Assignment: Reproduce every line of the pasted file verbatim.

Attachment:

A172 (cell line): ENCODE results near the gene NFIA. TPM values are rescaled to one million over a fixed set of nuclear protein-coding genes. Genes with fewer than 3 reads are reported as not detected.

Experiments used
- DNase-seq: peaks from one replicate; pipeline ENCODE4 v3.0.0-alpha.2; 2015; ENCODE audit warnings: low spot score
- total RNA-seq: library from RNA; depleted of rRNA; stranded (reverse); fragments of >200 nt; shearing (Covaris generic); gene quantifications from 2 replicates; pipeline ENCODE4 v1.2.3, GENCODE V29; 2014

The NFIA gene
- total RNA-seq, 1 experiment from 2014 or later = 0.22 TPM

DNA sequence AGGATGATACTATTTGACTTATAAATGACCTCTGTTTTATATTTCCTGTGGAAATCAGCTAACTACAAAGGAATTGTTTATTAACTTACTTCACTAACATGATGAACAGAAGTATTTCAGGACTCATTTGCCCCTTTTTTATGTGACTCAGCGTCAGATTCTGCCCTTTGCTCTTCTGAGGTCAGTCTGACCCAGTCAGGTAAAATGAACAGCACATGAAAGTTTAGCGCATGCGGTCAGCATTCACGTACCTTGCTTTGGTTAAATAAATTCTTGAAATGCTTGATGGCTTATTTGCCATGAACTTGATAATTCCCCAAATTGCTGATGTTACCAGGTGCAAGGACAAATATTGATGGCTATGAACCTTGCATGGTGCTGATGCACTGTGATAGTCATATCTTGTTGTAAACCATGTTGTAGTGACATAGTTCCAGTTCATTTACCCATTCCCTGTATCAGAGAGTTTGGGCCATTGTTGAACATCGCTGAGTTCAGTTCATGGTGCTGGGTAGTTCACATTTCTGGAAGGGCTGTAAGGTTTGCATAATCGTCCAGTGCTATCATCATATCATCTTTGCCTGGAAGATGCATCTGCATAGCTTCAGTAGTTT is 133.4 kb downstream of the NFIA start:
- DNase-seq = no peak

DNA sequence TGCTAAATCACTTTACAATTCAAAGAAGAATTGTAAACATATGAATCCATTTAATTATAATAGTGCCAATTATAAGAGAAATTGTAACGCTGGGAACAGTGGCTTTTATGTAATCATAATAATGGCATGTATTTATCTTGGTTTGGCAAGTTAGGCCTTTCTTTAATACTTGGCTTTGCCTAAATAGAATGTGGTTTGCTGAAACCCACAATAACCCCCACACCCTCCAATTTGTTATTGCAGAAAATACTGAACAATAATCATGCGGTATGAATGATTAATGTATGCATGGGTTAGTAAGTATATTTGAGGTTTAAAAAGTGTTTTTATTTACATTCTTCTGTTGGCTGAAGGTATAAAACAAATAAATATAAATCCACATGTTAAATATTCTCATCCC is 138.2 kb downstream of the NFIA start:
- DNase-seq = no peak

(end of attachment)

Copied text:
A172 (cell line): ENCODE results near the gene NFIA. TPM values are rescaled to one million over a fixed set of nuclear protein-coding genes. Genes with fewer than 3 reads are reported as not detected.

Experiments used
- DNase-seq: peaks from one replicate; pipeline ENCODE4 v3.0.0-alpha.2; 2015; ENCODE audit warnings: low spot score
- total RNA-seq: library from RNA; depleted of rRNA; stranded (reverse); fragments of >200 nt; shearing (Covaris generic); gene quantifications from 2 replicates; pipeline ENCODE4 v1.2.3, GENCODE V29; 2014

The NFIA gene
- total RNA-seq, 1 experiment from 2014 or later = 0.22 TPM

DNA sequence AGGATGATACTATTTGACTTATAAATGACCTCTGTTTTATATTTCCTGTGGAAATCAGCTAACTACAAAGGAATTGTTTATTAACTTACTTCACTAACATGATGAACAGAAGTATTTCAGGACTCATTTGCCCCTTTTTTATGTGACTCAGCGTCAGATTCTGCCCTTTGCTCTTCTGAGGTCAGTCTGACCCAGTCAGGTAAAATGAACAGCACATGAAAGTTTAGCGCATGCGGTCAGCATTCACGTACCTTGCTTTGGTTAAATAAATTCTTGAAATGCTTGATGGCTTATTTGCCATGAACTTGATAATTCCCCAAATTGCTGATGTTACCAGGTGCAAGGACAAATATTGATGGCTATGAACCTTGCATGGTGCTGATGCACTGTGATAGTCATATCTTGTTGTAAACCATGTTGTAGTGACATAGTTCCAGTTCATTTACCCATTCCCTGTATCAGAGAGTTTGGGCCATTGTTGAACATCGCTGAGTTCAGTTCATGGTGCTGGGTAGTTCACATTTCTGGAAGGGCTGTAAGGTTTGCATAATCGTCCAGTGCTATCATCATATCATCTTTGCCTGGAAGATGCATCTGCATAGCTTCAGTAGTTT is 133.4 kb downstream of the NFIA start:
- DNase-seq = no peak

DNA sequence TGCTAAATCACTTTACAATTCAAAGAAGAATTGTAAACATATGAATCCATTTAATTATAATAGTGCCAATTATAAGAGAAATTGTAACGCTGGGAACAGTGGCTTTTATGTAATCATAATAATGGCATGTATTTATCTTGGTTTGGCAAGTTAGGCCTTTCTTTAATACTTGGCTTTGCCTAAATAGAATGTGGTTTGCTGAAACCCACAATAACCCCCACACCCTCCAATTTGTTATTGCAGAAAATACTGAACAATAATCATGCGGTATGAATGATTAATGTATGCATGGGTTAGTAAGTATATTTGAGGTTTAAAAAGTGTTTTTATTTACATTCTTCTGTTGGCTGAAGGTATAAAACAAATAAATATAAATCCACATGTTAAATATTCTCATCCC is 138.2 kb downstream of the NFIA start:
- DNase-seq = no peak